India: Cyclone Gaja makes landfall in Tamil Nadu, kills at least 10

By Eric Leister, AccuWeather senior meteorologist
By Courtney Spamer, AccuWeather meteorologist
November 16, 2018, 5:44:58 AM EST

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Deadly Gaja will continue to blast southern India with flooding rain and damaging winds into Friday.

"Gaja made landfall along the coast of Tamil Nadu as a severe cyclonic storm between Vedaranyam and Velankanni shortly after midnight local time," according to AccuWeather Senior Meteorologist Kristina Pydynowski.

Damaging winds and flooding rain will threaten areas in the vicinity of landfall. Wind speeds of 80-115 km/h (50-70 mph) are expected near the storm's center with gusts to 130 km/h (80 mph).

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Such winds can damage trees and weak structures, as well as cause power outages.

"As the winds howl, Gaja will also bring a risk for flooding to the areas in the vicinity of where the cyclone comes onshore," Pydynowski said. "A total of 100-150 mm (4-6 inches) with an AccuWeather Local StormMax™ of 200 mm (8 inches) of rain can lead to widespread flooding issues."

Residents should prepare for road closures, as well as streams and small rivers rising out of their banks and flooding neighboring land and homes. Those living in flood-prone areas may be forced to evacuate their homes.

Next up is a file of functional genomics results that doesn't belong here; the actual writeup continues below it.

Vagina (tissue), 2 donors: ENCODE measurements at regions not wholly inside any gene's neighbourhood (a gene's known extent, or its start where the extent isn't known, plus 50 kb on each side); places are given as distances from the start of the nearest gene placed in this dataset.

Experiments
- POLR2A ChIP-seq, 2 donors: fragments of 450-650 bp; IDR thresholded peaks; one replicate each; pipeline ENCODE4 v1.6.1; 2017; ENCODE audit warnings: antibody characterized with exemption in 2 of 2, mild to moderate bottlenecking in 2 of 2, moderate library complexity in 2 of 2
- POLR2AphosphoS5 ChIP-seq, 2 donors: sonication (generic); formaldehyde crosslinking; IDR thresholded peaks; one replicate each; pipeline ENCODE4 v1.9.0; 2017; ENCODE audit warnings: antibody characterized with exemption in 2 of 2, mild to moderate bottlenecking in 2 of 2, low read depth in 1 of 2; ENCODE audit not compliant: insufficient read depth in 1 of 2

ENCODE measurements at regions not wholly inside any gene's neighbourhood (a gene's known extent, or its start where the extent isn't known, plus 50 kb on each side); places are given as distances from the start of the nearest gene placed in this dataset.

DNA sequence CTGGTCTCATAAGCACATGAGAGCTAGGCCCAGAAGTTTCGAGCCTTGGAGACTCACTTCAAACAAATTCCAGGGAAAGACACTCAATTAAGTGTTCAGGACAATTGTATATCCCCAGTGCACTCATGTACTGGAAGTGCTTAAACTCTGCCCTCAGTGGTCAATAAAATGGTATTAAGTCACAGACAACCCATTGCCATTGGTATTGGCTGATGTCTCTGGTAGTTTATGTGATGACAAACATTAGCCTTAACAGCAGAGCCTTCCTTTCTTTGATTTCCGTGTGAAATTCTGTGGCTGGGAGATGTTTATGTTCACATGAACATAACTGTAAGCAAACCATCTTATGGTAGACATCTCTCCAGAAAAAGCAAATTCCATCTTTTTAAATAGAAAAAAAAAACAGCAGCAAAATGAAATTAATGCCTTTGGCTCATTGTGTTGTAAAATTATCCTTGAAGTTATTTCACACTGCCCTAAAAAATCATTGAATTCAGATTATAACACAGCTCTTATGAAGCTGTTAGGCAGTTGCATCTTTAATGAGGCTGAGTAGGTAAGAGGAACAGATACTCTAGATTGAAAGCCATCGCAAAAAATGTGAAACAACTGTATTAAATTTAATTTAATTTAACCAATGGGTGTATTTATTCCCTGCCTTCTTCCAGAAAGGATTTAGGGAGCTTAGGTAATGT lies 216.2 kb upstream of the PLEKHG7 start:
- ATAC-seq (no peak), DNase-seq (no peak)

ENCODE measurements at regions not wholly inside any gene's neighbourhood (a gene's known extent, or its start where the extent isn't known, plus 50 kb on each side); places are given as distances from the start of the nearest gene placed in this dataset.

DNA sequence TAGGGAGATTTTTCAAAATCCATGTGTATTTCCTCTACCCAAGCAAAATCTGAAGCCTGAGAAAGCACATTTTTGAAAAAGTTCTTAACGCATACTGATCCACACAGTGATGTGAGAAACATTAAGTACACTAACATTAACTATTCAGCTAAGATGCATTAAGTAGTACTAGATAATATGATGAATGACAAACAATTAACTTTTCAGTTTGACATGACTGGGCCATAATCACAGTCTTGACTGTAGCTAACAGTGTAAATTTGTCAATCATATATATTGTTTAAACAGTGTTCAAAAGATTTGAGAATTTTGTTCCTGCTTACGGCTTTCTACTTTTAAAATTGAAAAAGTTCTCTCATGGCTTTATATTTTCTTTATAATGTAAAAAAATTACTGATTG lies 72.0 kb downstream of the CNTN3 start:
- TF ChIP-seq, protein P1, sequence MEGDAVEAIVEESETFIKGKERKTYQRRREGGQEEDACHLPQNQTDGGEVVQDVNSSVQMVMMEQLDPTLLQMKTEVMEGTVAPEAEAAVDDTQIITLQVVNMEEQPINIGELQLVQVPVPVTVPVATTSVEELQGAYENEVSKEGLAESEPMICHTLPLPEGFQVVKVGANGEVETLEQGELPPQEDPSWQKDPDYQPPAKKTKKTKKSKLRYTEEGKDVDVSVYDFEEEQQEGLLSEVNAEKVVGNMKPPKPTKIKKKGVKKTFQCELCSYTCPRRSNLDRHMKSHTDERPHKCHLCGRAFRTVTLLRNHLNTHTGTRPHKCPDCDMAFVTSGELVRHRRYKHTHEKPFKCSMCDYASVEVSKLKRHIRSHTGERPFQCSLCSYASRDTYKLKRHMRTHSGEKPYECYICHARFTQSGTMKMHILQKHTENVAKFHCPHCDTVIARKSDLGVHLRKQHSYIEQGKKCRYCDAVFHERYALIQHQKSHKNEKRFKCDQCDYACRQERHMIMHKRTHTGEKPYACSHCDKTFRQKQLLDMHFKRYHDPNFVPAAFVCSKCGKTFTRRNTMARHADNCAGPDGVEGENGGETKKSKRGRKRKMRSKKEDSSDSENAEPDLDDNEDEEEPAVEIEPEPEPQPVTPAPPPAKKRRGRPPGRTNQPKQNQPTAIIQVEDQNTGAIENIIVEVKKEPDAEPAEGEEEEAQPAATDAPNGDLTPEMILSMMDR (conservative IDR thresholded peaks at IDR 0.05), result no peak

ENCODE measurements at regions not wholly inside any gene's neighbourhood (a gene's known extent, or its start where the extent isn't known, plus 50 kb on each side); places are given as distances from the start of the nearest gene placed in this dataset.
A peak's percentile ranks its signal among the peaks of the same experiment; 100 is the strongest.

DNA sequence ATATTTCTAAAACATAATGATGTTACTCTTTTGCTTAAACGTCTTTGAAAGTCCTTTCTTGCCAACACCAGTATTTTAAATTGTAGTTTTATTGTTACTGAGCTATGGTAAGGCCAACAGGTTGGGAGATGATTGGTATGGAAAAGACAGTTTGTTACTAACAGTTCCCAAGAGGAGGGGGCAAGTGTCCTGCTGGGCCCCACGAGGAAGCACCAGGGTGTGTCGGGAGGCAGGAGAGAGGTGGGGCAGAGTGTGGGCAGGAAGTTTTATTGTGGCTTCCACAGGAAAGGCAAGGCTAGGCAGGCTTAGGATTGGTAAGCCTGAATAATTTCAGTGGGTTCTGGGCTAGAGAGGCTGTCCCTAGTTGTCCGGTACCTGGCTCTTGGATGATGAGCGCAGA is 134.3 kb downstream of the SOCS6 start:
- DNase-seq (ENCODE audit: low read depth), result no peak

According to the Associated Press, more than 80,000 people have been evacuated from low-lying areas. The storm has resulting in 10 fatalities as of midday Friday, local time.

The worst of the cyclone is expected to remain south of Chennai, but a shower or thunderstorm can occasionally dampen the city through at least Friday. A heavier burst of rain leading to travel delays cannot be ruled out.

Rough seas will pound the coastline, creating dangerous conditions for swimmers and boaters. Thousands of fisherman have been warned to stay away from the sea.

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Gaja will weaken quickly as it moves inland across southern India, reducing the risk for damaging winds across western Tamil Nadu or Kerala.

While damaging winds will be isolated in these areas, downpours will be common with the risk for flash flooding and mudslides in areas of rugged terrain.

Gaja may still unleash 50-100 mm (2-4 inches) of rain on southern Kerala, mainly from Kochi to Kollam, on Friday.

Gaja will move into the Arabian Sea by Saturday, ending the risk for widespread heavy rainfall in southern India.

Lingering moisture will fuel daily showers and thunderstorms across Tamil Nadu and Kerala through the weekend, disrupting cleanup operations. Isolated downpours can renew any flooding in eastern Tamil Nadu.

Downpours can increase across southeast India next week as monsoon rains resume.

"There is a risk for heavy rain to overspread eastern Tamil Nadu on Tuesday and Wednesday of next week," according to Pydynowski. "Areas where Gaja leaves the ground saturated will be at a higher danger for new flooding problems."

A dry stretch of weather should follow across southern India for the final week of November into the start of December, AccuWeather Senior Meteorologist Jason Nicholls said.

"That may not mean the end to the Northeast Monsoon as rains may return around mid-December," he said.

Elsewhere, dry weather will prevail across northern India into this weekend, leading to continued air quality problems across New Delhi and the National Capital Region.

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